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UB welcomes first fellows of $1.1 million training program to improve study of Zika, HIV, other viruses


Thu, Oct 4th 2018 04:50 pm
West Indies fellows will train with SUNY scientists in virology and drug development
The University at Buffalo has accepted the first cohort of fellows into the Global Infectious Diseases Research Training Program, a $1.1 million program formed to train 15 scientists from the Caribbean in viral infection research.
Supported by a five-year grant from the National Institutes of Health Fogarty International Center, the program will produce the first of a new generation of virology researchers in Jamaica, improving the study of Zika, dengue, HIV, hepatitis and other viruses.
The program is a collaboration between the UB Center for Integrated Global Biomedical Sciences, Jacobs School of Medicine and Biomedical Sciences at UB, University of the West Indies in Jamaica, State University of New York (SUNY) Upstate Medical University and Jamaica Ministry of Health.
Its launch will be celebrated at 6 p.m. today in the Center for Integrated Global Biomedical Sciences on the Buffalo Niagara Medical Campus, 701 Ellicott St., Buffalo.
"This new initiative is already in high gear and is stimulating the initial phase of development and growth of Jamaica as a virology research hub in the Caribbean region," says Gene Morse, Pharm.D., lead investigator on the award, director of the Center for Integrated Global Biomedical Sciences and SUNY Distinguished Professor in the UB School of Pharmacy and Pharmaceutical Sciences. "The scientific collaborations will lead to a needed resource to confront emerging virus infections and foster new approaches in the field among UB, SUNY and University of the West Indies faculty, fellows and graduate students."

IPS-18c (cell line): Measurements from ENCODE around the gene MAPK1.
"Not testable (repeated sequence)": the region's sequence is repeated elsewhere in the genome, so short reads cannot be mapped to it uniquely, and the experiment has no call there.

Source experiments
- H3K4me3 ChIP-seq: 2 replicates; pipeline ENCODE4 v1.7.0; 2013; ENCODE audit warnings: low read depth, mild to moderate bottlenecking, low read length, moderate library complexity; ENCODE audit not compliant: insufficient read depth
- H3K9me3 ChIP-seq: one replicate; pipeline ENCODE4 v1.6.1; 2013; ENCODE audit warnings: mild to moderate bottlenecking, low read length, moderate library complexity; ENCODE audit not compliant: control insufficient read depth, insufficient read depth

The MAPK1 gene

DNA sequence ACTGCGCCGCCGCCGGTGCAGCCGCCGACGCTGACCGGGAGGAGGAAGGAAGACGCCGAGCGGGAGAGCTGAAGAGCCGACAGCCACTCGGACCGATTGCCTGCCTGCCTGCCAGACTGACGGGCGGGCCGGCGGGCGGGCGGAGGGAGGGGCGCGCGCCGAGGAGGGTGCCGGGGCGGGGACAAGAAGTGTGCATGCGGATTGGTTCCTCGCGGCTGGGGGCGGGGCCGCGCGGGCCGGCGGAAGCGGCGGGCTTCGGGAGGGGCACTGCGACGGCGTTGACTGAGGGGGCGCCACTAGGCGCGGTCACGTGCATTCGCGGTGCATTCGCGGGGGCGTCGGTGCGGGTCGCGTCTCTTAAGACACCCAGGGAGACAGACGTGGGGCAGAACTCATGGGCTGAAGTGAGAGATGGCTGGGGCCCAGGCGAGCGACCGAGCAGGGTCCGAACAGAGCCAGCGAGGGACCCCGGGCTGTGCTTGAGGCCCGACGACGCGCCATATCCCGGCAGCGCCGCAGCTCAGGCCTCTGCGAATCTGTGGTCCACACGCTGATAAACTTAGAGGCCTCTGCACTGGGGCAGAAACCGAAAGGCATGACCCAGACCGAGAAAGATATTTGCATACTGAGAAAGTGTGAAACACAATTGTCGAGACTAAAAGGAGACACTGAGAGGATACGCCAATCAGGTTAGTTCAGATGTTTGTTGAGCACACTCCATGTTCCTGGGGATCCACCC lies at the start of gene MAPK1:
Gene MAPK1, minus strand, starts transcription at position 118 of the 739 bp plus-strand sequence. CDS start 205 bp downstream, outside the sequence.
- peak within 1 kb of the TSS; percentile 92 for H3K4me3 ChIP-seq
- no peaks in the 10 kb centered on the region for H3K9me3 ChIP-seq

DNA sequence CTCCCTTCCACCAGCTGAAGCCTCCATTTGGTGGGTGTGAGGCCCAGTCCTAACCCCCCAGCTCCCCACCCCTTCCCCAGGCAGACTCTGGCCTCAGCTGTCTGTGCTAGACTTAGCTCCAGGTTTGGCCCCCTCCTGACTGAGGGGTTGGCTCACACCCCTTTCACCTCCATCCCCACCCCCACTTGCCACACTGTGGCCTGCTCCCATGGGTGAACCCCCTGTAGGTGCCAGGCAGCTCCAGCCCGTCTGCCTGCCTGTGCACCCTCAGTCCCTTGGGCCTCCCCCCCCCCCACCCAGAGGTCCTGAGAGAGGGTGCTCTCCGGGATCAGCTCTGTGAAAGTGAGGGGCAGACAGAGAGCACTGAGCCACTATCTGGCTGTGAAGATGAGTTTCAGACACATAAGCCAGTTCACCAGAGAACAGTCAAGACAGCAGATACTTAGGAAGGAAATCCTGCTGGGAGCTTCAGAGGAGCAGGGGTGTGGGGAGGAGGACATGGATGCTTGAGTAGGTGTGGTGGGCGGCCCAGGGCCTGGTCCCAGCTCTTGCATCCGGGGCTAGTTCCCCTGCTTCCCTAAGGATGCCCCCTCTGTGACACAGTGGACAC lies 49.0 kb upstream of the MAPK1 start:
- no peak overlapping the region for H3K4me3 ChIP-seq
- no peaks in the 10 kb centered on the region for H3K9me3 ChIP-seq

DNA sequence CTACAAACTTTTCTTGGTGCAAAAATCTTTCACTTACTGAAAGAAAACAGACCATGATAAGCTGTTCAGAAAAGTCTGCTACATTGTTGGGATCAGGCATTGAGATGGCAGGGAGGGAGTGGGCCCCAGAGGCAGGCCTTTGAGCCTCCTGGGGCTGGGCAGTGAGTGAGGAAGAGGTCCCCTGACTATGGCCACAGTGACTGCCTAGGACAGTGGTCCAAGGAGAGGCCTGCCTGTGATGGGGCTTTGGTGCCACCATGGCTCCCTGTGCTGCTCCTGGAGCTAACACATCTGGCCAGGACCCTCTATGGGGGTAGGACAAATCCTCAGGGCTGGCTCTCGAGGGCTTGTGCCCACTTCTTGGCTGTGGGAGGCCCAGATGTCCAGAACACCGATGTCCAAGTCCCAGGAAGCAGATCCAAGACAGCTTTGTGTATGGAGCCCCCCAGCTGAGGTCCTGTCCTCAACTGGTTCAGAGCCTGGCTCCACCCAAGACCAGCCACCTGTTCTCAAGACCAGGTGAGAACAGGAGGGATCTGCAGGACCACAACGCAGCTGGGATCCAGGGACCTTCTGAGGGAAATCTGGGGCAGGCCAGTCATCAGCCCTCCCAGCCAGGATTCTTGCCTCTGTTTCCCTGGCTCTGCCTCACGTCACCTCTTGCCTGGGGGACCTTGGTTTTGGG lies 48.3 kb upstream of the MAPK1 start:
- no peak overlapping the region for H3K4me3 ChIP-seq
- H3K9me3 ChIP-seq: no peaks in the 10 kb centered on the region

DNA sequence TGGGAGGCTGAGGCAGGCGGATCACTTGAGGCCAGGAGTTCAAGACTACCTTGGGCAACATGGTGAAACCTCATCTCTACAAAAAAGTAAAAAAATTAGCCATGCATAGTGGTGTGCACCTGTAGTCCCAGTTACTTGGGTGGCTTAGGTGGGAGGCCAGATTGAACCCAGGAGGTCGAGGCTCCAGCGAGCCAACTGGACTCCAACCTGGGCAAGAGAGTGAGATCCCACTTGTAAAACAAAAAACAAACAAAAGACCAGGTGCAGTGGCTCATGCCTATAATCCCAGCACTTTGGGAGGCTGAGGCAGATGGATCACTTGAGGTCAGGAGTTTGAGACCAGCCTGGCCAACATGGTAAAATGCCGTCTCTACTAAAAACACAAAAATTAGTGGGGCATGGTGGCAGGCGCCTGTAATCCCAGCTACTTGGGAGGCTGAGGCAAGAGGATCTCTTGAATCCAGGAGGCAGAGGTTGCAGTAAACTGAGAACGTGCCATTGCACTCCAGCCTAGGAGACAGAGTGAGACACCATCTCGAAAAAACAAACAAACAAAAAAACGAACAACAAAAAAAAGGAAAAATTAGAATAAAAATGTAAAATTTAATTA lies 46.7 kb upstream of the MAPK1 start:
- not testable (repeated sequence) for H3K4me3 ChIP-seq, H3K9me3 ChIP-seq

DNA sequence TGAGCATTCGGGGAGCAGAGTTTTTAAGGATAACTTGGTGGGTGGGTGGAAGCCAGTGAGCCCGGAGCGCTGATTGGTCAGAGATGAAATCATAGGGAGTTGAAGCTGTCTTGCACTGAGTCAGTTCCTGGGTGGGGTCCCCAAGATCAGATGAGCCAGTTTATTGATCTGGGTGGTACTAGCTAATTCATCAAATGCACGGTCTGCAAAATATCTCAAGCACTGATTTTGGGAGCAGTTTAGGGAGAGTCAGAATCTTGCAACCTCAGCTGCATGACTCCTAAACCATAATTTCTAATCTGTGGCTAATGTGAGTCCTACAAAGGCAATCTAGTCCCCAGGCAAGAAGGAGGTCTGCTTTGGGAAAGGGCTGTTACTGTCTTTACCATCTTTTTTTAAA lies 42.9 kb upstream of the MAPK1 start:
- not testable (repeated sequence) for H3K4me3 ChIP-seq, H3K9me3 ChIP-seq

The four fellows in the program's first cohort include:
•Michelle Georgiana Brown, MBBS, Ph.D., who earned a bachelor of medicine, bachelor of surgery and doctorate of medical microbiology from the University of the West Indies.
•Inshan Ali, M.D., who earned a doctoral degree in medicine from Saint George's University in Grenada.
•Tiffany Butterfield, doctoral candidate in microbiology at the University of the West Indies.
•Chadwic D. Mears, who earned a master's degree in medical microbiology from the University of the West Indies.
Driven by the shortage of researchers available to conduct immediate studies during the recent outbreaks of the Zika and chikungunya viruses, the Jamaica Ministry of Health named the establishment of a virology research program as one of Jamaica's highest national health priorities.
Under the program, fellows will gain clinical and translational science training, as well as develop an expertise in one or more of the following areas: arbovirology - viruses transmitted by arthropods, such as mosquitoes and ticks; chronic viral infections that include HIV, hepatitis B and C, and the Zika, chikungunya and dengue viruses; or antiviral drug development.
Fellows will alternate periods of training at SUNY research labs under faculty mentors while completing research on endemic or life-threatening infectious diseases at the University of the West Indies.
Research training labs in pharmacology, virology and immunology will be established at the University at Buffalo, University at Albany and New York State Department of Health's Wadsworth Center, and Rush University, respectively. The program also engages faculty at the SUNY Downstate Medical Center, SUNY Global Health Institute and UB Center of Excellence in Antiviral Clinical Pharmacology in the Global Virus Network.
By increasing the number of virology researchers in Jamaica, the program aims to further advance the development of the Jamaica Center for Infectious Diseases Research, a collaboration between SUNY, University of the West Indies and Jamaica Ministry of Health.

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